Beginning this afternoon, Idaho Falls is adding glass to its list of recyclable items.
Sanitation department workers spent Monday setting up new blue recycling bins at the city's 13 permanent recycling bin locations to allow residents to recycle bottles and other glass for the first time.
The bins are being operated by Momentum Recycling, a Salt Lake City-based company which was given the contract after the City Council voted in October to initiate the new recycling program. While residents have long been able to get curbside recycling through Western Recycling or drop cardboard and plastic off at the public collection bins, none of the local companies had the ability to sort and process glass.
"Every ton, every pound that we are taking out of the waste stream is also being taken out of the landfills. Our goal is to take as much as possible out of the local landfill and take it to be recycled at their facility in Salt Lake City," Idaho Falls sanitation superintendent Jordan Rechenmacher said.
Those pounds could add up fast if glass proves as popular to recycle as other materials. Last year, Idaho Falls sanitation workers emptied the public collection bins more than a thousand times and recycled 780 tons of cardboard and plastic. Rechenmacher said city workers would not check the bins as frequently at first and that it would take around three months to fully understand the program's popularity.
City workers still will empty the glass recycling bins as they become full and bring the contents to a new concrete holding pad near the department headquarters on Hemmert Avenue. After at least 35 tons of glass has been collected, the city will arrange a time for Momentum to haul the material to Salt Lake City using tractor-trailers. The company then can process the material into small particles which can be reused for fiberglass, ceramic binding and water filtration devices.
Pocatello has run a similar recycling program through Momentum Recycling since June, collecting the glass at a handful of drop-off bins throughout the city and holding the material until it can shipped south en masse. Pocatello recycling coordinator Debbie Brady said the city shipped out its first load, which contained more than 38 tons of glass, in September and was scheduling a time to deliver another 44 tons to Momentum this month.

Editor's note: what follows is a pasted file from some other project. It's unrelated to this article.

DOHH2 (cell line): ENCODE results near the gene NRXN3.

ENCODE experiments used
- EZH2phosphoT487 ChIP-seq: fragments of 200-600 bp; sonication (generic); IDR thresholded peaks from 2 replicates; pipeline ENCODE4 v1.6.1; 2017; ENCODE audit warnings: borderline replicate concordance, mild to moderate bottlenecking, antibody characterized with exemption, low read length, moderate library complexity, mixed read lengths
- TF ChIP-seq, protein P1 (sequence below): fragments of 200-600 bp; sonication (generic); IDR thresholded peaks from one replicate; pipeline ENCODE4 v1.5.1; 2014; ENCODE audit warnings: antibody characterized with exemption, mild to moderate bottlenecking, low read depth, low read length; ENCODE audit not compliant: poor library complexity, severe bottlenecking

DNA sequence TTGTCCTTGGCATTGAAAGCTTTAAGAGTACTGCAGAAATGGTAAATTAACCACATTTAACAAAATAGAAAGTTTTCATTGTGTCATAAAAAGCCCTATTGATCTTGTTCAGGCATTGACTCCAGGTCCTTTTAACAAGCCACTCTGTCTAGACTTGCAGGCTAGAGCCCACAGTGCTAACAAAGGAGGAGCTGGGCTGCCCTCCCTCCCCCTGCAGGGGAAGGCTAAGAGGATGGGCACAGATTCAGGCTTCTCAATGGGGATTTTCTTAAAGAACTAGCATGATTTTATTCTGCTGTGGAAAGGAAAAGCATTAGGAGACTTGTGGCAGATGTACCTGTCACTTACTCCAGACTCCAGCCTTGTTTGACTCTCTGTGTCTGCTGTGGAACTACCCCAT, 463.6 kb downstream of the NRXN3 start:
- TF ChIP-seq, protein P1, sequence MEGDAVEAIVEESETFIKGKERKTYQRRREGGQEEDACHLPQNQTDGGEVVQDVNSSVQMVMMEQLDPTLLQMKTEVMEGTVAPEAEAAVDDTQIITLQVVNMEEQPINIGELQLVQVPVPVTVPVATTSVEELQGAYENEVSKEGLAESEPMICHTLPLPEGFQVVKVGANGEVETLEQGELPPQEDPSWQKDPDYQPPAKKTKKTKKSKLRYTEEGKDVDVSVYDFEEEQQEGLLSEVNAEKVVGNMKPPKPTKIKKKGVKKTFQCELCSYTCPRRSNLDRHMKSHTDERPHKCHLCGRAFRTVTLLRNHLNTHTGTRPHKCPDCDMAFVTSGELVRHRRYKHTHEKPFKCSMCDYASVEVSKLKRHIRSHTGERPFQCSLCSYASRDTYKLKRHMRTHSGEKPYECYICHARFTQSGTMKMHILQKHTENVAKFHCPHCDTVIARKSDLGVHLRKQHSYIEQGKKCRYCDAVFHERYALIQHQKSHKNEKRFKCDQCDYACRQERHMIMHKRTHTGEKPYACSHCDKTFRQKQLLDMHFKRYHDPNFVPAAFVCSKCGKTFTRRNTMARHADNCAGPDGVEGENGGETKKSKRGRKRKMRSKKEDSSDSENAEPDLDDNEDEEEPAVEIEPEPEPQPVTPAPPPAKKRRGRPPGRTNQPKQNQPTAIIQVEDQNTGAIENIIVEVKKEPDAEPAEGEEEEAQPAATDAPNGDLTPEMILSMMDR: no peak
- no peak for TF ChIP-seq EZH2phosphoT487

"I'm a little shocked at how popular the program was. It seems to be increasing every month," Brady said.
Expanding the city's recycling options is not coming at a huge cost to Idaho Falls residents. The initial cost for all the new features of the recycling program was $35,000, some of which was covered by a grant from the U.S. Department of Energy, and operational cost are expected to be around $2,000 per month.
The bins will take all forms of bottles as well as food containers and plate glass but more complex forms such as mirrors and lightbulbs cannot be recycled. Idaho Falls residents will still have to sort their recycling into the appropriate bins at the collection sites, but they do not need to peel labels from bottles or clean them out before recycling them.
"As much glass as our city residents are willing to give us, we are happy to recycle," Rechenmacher said.